Friday the 27th was my last full day in Cornwall so I spent it in the Land's End peninsula. First stop was the captivating Chysauster Settlement. Chysauster is excellent and thankfully not even the amazing ineptitude of English Heritage can ruin the spirit of this fascinating settlement. The fogou has been filled in with earth and has a nasty set of railings over its entrance, a garish wooden shed and picnic table dominate the South East edge of the site, and the info board totally denies its Pre-Roman reality.
I failed to reach Mulfra Quoit and afterwards I got hideously lost amongst the roads. I really felt like I was losing my mind, going up and down the same roads. Later on I found out that Chris Collyer had had a similar experience a few years before. Is someone trying to tell us something?
After some torrential rain over night this rest of the day really was a sodden trek for me. The track from the old Carn Galver Mine towards the Nine Stones of Boskednan had become a fast running stream. But it was worth it though. The Nine Stones / Maidens, and the surrounding antiquities, are lovely, but hiding in gorse and swamps. The views all around are pretty stunning. Despite it getting late I tackled the mud baths to see Men-an-tol. It's just one of those 'must see' sites that you've seen a million times in books and on postcards. On my way back I visited the Men Scryfa, a curious inscribed stone.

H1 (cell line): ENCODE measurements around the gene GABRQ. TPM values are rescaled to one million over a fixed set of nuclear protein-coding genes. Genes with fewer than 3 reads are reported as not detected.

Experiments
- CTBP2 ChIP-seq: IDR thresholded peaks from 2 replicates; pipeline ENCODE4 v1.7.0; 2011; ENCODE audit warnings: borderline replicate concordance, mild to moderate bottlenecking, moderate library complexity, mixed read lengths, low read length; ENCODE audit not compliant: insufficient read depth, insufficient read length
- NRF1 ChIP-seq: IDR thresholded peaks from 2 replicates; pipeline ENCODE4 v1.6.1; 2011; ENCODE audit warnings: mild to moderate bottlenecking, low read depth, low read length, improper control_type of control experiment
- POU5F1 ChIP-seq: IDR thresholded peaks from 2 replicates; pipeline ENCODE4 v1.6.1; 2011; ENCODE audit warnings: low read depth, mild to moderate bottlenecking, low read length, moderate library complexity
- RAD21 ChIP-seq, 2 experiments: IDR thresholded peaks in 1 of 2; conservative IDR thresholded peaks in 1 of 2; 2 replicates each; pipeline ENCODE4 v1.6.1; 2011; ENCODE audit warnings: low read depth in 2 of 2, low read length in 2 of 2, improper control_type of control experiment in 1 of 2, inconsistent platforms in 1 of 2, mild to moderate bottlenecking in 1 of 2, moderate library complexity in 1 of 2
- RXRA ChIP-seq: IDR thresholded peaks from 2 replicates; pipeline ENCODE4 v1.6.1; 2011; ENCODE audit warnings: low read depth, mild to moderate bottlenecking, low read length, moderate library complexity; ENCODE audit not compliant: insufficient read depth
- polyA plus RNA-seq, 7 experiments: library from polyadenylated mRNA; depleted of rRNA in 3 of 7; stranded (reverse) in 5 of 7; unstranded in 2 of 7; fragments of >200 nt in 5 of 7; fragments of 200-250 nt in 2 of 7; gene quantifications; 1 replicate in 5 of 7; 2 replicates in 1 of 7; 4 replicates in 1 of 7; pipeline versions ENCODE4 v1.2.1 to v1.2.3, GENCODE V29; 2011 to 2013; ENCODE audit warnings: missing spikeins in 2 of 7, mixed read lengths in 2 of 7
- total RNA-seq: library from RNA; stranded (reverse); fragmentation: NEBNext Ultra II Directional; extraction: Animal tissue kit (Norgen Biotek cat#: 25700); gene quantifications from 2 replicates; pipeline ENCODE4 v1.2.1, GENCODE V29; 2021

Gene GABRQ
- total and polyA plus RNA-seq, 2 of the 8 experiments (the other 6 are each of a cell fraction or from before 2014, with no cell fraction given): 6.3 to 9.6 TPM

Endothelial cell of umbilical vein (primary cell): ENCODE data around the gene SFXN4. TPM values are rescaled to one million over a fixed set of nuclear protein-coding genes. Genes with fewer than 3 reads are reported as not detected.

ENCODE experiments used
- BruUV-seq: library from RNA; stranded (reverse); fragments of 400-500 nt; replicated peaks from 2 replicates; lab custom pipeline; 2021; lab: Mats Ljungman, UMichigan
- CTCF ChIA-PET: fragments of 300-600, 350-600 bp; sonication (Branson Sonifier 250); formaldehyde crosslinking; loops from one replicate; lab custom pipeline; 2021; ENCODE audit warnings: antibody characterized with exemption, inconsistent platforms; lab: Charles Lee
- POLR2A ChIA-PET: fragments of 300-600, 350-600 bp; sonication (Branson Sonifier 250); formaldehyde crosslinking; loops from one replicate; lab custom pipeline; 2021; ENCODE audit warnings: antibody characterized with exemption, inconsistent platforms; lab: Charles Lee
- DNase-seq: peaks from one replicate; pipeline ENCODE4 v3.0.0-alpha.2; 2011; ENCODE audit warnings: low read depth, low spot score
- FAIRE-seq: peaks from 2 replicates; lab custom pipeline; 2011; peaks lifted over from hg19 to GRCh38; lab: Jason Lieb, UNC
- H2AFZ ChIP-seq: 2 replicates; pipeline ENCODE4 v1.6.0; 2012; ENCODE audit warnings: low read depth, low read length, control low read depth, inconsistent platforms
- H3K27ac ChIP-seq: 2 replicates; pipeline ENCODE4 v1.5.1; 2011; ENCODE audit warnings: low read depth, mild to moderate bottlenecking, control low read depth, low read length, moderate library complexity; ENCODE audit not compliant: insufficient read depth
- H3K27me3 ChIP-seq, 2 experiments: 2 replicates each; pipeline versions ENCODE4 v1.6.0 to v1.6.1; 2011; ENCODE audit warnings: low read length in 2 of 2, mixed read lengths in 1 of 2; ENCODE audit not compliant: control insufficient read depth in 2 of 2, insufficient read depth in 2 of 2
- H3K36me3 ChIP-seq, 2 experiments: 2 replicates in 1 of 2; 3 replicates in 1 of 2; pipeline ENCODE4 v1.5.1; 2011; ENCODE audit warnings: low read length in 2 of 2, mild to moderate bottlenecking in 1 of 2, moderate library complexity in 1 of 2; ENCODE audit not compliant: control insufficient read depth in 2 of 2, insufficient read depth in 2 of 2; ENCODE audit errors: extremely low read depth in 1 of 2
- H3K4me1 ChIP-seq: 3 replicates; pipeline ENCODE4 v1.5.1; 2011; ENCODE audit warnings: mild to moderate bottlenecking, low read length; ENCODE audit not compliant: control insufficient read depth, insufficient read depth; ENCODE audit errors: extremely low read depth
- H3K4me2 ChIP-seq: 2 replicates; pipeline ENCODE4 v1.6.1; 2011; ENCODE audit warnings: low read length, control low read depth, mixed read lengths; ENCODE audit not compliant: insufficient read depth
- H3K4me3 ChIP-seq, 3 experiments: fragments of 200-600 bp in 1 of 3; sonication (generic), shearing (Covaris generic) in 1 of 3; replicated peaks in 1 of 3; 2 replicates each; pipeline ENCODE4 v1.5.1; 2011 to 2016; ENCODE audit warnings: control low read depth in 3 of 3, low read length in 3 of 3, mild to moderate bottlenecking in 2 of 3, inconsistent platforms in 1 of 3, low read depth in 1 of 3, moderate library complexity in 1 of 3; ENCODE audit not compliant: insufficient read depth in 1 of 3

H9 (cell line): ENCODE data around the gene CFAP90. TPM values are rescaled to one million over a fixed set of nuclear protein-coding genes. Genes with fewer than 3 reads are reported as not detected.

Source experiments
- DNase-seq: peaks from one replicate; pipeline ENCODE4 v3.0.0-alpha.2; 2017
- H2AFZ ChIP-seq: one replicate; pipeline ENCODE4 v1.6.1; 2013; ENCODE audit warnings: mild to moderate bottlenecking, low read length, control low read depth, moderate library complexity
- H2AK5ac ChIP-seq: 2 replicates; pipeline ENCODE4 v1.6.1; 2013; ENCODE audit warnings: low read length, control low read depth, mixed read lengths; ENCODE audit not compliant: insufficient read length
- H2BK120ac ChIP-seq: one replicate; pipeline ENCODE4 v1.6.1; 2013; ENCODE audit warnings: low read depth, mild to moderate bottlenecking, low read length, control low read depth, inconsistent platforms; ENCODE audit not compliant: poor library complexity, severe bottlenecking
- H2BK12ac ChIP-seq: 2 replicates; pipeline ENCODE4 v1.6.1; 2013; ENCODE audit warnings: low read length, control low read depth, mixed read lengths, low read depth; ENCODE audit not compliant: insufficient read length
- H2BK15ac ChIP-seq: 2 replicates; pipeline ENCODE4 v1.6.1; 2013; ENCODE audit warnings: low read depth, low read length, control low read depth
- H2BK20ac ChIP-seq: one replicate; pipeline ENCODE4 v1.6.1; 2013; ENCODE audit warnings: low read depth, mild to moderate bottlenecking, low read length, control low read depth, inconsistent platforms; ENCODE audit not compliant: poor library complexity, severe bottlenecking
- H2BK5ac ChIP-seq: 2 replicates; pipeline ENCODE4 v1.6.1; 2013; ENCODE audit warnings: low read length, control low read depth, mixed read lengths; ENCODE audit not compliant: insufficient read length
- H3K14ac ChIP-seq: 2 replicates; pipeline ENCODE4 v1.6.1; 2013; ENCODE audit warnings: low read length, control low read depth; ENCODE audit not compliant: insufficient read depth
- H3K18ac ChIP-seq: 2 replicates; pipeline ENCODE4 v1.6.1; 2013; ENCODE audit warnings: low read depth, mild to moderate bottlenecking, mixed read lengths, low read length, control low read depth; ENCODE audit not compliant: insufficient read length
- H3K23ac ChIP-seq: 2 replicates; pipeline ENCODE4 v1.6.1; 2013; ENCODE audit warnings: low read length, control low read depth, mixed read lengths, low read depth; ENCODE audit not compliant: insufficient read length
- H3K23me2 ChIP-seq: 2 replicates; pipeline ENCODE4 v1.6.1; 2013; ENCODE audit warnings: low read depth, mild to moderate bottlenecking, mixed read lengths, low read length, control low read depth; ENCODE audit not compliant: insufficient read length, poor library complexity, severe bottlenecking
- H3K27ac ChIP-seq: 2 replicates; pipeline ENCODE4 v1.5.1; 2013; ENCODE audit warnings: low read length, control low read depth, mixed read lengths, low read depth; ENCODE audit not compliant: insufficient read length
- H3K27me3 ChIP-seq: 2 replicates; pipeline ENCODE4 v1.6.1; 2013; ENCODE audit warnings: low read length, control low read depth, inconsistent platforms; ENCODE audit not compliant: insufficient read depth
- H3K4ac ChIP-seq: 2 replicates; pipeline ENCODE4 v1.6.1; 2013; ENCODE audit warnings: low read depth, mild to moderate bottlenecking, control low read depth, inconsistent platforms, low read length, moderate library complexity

Under a crimson setting sun Lanyon Quoit was my final destination. After Trethevy Quoit this looks positively tiny, like it's from the model village at Polperro, or Legoland in Windsor. Strange.
On Saturday (28th) I made my way home, via Dartmoor. The Merrivale complex has a lot to explore. Plan to spend some serious time here. The stone rows, the stone circle, a standing stone, barrows, cairns, lots of rocks, and even a less old boundary stone designed to confuse a little. Apart from all the more well know stuff in most of the books I thought it was also of interest to wonder about the lesser known scatterings of ancient remnants like the barrow about half way along the South row, the barely perceivable stone row leading from the South row towards an outlier, and the stones around the standing stone to the South of the stone circle.
I then found it quite a challenge to find and map two stone rows that were on the map but of which I knew very little about. I don't know if they have names (I don't have Jeremy Butler's monumental 5 volume 'Dartmoor Atlas of Antiquities') so I've temporarily named them Sharpitor Stone Rows and Horseyeatt Stone Row . The first is pretty easy to find, but difficult to 'see', whereas the latter is harder to find but easier to 'see'. Sharpitor came with two arm waving enthusiasts and a nice cairn and cist .
Finally I did something different, visiting the White Lady waterfall at Lyford Gorge (where I passed an arm waving couple with almost the same battered old car as me – I felt really at home in Cornwall, where E-reg's are all the rage), the nearby Lydford Castle and Saxon town, and the Winkleigh Cider Company('Sam's Dry' from the barrel is amazing).
Posted by pure joy
1st February 2003ce
Edited 22nd July 2003ce
pure joy's TMA Blog
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